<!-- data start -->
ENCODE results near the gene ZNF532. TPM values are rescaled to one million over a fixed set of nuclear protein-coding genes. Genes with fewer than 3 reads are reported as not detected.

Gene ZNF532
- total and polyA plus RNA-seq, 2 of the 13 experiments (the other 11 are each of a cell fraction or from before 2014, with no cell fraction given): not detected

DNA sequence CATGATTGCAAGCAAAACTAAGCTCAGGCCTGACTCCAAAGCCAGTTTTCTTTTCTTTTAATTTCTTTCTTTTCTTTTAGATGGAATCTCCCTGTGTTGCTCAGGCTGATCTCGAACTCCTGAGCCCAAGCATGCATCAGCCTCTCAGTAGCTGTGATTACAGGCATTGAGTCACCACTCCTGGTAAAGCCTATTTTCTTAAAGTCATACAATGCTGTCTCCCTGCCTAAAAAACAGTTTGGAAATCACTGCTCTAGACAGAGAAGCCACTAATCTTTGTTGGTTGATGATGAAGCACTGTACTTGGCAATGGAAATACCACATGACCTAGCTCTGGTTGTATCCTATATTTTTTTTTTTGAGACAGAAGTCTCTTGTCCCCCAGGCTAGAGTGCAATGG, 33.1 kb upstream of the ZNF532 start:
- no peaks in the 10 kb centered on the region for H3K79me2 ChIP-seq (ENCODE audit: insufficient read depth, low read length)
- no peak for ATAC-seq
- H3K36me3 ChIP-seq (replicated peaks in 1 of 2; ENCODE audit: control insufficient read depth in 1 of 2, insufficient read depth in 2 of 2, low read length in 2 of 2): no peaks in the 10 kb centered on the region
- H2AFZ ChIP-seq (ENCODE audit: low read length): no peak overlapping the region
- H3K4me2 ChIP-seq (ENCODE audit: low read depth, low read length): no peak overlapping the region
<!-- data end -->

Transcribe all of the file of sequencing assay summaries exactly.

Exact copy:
ENCODE results near the gene ZNF532. TPM values are rescaled to one million over a fixed set of nuclear protein-coding genes. Genes with fewer than 3 reads are reported as not detected.

Gene ZNF532
- total and polyA plus RNA-seq, 2 of the 13 experiments (the other 11 are each of a cell fraction or from before 2014, with no cell fraction given): not detected

DNA sequence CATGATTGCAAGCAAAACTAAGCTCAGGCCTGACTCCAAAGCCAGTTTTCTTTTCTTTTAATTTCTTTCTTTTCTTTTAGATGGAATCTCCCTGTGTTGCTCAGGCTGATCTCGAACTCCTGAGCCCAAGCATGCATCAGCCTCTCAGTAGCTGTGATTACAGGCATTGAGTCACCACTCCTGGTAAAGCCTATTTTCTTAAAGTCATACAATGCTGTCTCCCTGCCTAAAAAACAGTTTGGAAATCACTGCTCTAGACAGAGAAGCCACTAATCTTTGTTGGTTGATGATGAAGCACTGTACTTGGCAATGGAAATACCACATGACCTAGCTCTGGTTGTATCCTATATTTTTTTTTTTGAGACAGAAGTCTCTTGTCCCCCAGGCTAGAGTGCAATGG, 33.1 kb upstream of the ZNF532 start:
- no peaks in the 10 kb centered on the region for H3K79me2 ChIP-seq (ENCODE audit: insufficient read depth, low read length)
- no peak for ATAC-seq
- H3K36me3 ChIP-seq (replicated peaks in 1 of 2; ENCODE audit: control insufficient read depth in 1 of 2, insufficient read depth in 2 of 2, low read length in 2 of 2): no peaks in the 10 kb centered on the region
- H2AFZ ChIP-seq (ENCODE audit: low read length): no peak overlapping the region
- H3K4me2 ChIP-seq (ENCODE audit: low read depth, low read length): no peak overlapping the region